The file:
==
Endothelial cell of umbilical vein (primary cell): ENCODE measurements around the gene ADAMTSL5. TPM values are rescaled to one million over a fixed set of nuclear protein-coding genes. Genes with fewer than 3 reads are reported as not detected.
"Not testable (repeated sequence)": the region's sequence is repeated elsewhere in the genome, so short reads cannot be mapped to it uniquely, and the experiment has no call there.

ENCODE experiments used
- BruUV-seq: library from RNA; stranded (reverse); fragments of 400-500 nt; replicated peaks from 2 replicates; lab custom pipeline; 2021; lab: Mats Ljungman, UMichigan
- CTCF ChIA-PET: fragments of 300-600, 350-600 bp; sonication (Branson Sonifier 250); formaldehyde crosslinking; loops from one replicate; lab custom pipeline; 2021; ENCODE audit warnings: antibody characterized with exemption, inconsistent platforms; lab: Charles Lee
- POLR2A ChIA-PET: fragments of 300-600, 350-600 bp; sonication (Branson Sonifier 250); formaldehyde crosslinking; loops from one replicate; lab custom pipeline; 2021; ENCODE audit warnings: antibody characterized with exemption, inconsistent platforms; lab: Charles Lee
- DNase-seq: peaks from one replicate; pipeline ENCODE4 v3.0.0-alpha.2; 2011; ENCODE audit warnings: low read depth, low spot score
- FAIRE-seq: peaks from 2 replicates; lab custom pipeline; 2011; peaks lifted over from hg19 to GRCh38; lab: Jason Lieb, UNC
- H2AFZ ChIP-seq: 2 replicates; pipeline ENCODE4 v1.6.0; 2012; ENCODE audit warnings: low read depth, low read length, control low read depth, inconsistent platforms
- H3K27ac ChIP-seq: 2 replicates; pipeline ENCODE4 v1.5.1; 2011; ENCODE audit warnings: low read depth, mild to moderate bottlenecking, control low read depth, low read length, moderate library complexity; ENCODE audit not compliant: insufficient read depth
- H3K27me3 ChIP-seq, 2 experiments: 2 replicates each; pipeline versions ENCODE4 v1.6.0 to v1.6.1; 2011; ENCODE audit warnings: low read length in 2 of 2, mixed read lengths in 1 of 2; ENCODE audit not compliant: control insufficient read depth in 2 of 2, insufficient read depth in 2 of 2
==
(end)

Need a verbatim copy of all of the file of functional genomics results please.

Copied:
Endothelial cell of umbilical vein (primary cell): ENCODE measurements around the gene ADAMTSL5. TPM values are rescaled to one million over a fixed set of nuclear protein-coding genes. Genes with fewer than 3 reads are reported as not detected.
"Not testable (repeated sequence)": the region's sequence is repeated elsewhere in the genome, so short reads cannot be mapped to it uniquely, and the experiment has no call there.

ENCODE experiments used
- BruUV-seq: library from RNA; stranded (reverse); fragments of 400-500 nt; replicated peaks from 2 replicates; lab custom pipeline; 2021; lab: Mats Ljungman, UMichigan
- CTCF ChIA-PET: fragments of 300-600, 350-600 bp; sonication (Branson Sonifier 250); formaldehyde crosslinking; loops from one replicate; lab custom pipeline; 2021; ENCODE audit warnings: antibody characterized with exemption, inconsistent platforms; lab: Charles Lee
- POLR2A ChIA-PET: fragments of 300-600, 350-600 bp; sonication (Branson Sonifier 250); formaldehyde crosslinking; loops from one replicate; lab custom pipeline; 2021; ENCODE audit warnings: antibody characterized with exemption, inconsistent platforms; lab: Charles Lee
- DNase-seq: peaks from one replicate; pipeline ENCODE4 v3.0.0-alpha.2; 2011; ENCODE audit warnings: low read depth, low spot score
- FAIRE-seq: peaks from 2 replicates; lab custom pipeline; 2011; peaks lifted over from hg19 to GRCh38; lab: Jason Lieb, UNC
- H2AFZ ChIP-seq: 2 replicates; pipeline ENCODE4 v1.6.0; 2012; ENCODE audit warnings: low read depth, low read length, control low read depth, inconsistent platforms
- H3K27ac ChIP-seq: 2 replicates; pipeline ENCODE4 v1.5.1; 2011; ENCODE audit warnings: low read depth, mild to moderate bottlenecking, control low read depth, low read length, moderate library complexity; ENCODE audit not compliant: insufficient read depth
- H3K27me3 ChIP-seq, 2 experiments: 2 replicates each; pipeline versions ENCODE4 v1.6.0 to v1.6.1; 2011; ENCODE audit warnings: low read length in 2 of 2, mixed read lengths in 1 of 2; ENCODE audit not compliant: control insufficient read depth in 2 of 2, insufficient read depth in 2 of 2